“I try to bring versatility and the positive side to the dancehall. But there’s a positive and negative side to everything you do. A lot of people stereotype reggae music, just how they stereotype hip-hop, and now hip-hop is one of the top consumed genres, but there’s a negative and positive to all. People just need to really understand the culture, understand the dancehall and look closer, and I’m sure they’ll find a little piece of themselves in reggae music. Everybody’s got a little piece of reggae music in them,” said Ranks.

As Angus Taylor recently wrote of Gappy’s performance at the Lambeth Country Show in London (which actually went down the weekend after the California tour, because Angus is a wizard like that while I’m still trying to pull this review together) the live versions of certain tunes “lacked something without the pitch correction.” Here, that cool clicking sound from the end of the “mi clothes them a custom” line in Stinkin Rich was missed. But not too much.

Performances of Pumpkin Belly and easy rock-back ganja anthem Roll it Up, which the selector pulled up twice with a nod to “Cali-culture,” were punctuated with Gappy’s seriously spellbinding slate-eyed stare. (You can just hear his publicist at VP prepping him, “Do the thing with the eyes! Do the thing with those eyes!”) Like two wishing wells, they’re definitely an asset all his own; and he knows how to work them. Conveniently, he also knows how to work the crowd, running through gigantic same-riddim tunes Heaven in Her Eyes and his adapted version of Soul Rebel during which he sings, “If you’re gonna be a rebel, be a rebel for your people, be a rebel for good, not evil.” (And the crowd goes wild.)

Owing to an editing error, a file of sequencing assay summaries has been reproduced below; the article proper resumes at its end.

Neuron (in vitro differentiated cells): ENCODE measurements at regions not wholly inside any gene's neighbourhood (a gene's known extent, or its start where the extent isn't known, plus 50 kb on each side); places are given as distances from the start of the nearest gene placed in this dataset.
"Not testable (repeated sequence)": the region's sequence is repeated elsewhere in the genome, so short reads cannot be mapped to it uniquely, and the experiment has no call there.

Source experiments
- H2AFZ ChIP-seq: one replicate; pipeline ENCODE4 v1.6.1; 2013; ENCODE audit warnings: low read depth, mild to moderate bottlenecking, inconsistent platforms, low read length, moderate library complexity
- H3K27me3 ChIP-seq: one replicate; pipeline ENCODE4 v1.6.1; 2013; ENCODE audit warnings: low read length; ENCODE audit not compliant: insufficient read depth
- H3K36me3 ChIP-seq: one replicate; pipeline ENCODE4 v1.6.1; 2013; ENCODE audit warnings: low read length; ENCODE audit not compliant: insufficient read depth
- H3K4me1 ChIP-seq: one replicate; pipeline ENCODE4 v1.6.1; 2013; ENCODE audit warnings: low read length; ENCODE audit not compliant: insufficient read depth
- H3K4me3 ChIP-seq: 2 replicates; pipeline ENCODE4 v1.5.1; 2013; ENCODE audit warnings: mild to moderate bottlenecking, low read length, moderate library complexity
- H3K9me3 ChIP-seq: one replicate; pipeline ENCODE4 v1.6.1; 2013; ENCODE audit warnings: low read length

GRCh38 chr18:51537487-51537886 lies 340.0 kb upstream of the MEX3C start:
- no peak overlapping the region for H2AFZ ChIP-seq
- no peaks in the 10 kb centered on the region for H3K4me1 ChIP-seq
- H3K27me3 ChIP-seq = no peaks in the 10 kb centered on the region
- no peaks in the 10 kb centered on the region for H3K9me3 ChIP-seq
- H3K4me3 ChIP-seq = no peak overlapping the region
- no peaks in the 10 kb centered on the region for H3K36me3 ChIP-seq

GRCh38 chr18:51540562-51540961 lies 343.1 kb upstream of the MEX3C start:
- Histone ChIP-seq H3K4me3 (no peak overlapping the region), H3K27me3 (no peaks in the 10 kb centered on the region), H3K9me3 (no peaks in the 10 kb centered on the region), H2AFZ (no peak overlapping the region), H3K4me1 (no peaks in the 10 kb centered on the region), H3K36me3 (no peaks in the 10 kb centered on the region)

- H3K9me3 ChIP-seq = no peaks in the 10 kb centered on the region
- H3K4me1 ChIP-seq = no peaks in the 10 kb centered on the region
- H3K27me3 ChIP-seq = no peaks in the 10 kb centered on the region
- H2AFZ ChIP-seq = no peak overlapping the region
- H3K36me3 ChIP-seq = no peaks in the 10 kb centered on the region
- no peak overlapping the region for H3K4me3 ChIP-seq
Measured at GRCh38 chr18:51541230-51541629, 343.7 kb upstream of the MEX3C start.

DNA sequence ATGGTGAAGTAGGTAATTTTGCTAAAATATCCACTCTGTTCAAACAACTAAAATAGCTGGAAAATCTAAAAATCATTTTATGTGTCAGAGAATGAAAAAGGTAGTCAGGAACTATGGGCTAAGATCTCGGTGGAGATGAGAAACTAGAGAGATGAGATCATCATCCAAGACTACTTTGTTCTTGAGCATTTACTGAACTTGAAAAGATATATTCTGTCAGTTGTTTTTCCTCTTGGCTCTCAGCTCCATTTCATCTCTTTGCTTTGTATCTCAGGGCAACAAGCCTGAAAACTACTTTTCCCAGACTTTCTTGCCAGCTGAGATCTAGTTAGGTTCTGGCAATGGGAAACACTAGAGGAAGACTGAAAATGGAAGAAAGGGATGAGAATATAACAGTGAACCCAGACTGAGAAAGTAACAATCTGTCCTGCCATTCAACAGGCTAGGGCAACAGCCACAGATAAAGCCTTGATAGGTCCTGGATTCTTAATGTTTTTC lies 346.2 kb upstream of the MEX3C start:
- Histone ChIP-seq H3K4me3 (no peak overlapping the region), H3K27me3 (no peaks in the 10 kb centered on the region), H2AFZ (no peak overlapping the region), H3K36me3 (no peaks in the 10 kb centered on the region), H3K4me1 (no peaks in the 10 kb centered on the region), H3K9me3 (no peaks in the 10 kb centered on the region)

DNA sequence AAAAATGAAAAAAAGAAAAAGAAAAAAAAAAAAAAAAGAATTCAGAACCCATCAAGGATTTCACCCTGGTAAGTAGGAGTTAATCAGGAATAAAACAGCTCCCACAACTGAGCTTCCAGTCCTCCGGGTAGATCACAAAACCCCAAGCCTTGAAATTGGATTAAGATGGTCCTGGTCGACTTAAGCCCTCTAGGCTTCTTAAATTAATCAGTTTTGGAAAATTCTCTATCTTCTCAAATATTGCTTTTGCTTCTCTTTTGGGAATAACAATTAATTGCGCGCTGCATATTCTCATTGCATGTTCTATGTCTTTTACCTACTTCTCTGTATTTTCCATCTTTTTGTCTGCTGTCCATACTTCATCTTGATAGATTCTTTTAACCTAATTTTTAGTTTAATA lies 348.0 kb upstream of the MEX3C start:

Evident in the live show, too, was that Gappy Ranks boasts some nostalgic Studio One-influenced lovers and rocksteady tunes, plus mindful bangers to boot like Give Thanks and Praise, and Life, which features Swedish artist Million Stylez. And speaking of Million Stylez, the Swedish, French-Japanese reggae sensation graced Paradise Lounge on Wednesday as well in the cooperative spirit of reggae music. His performance of Miss Fatty boosted Gappy’s set while building momentum for his own very first upcoming San Francisco show the following week. Yes indeed, two Euro-treats in one week. Delicious.

To wrap things up, Gappy did an encore that ran the place red (like Blood & Fire, not Richie Spice) in one of, if not the high point of the night. The problem was, no one seemed to know a thing about the tune, except that it got us all up. After a little bit of investigative journalism (a visit to a MySpace page, some google-ing, a quick message to Gappy’s e-mail account), the case of the mystery boom tune was solved: It’s called All the While. I’m assuming it’ll be on his upcoming album, 'Put the Stereo On' (August 23, VP Records). Look into it.

Gallery

Get the Flash Player to see this gallery.

Reproduction without permission of United Reggae and DJ Guacamole is prohibited.

Share it!

Send to Kindle
Create an alert

Post a comment

Identification

Optional, will not be displayed or used.
Your comment

Without html.

Recommended Articles

Interview: Protoje (2014)
By Angus Taylor

Recently addedView all

© 2007-2014 United Reggae. All Rights Reserved. Reproduction in whole or in part is prohibited. Read about copyright

Terms of use | About us | Contact us | Authors | Newsletter | A-Z

Partners: Talawa | Jammin Reggae Archives | DAVIBE Jamaica | Reggaenet.pl | One One One Wear